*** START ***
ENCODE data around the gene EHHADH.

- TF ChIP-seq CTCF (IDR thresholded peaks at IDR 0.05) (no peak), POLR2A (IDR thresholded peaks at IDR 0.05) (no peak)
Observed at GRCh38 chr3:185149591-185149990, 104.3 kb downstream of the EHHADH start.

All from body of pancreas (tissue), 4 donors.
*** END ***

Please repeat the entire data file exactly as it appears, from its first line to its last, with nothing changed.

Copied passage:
ENCODE data around the gene EHHADH.

- TF ChIP-seq CTCF (IDR thresholded peaks at IDR 0.05) (no peak), POLR2A (IDR thresholded peaks at IDR 0.05) (no peak)
Observed at GRCh38 chr3:185149591-185149990, 104.3 kb downstream of the EHHADH start.

All from body of pancreas (tissue), 4 donors.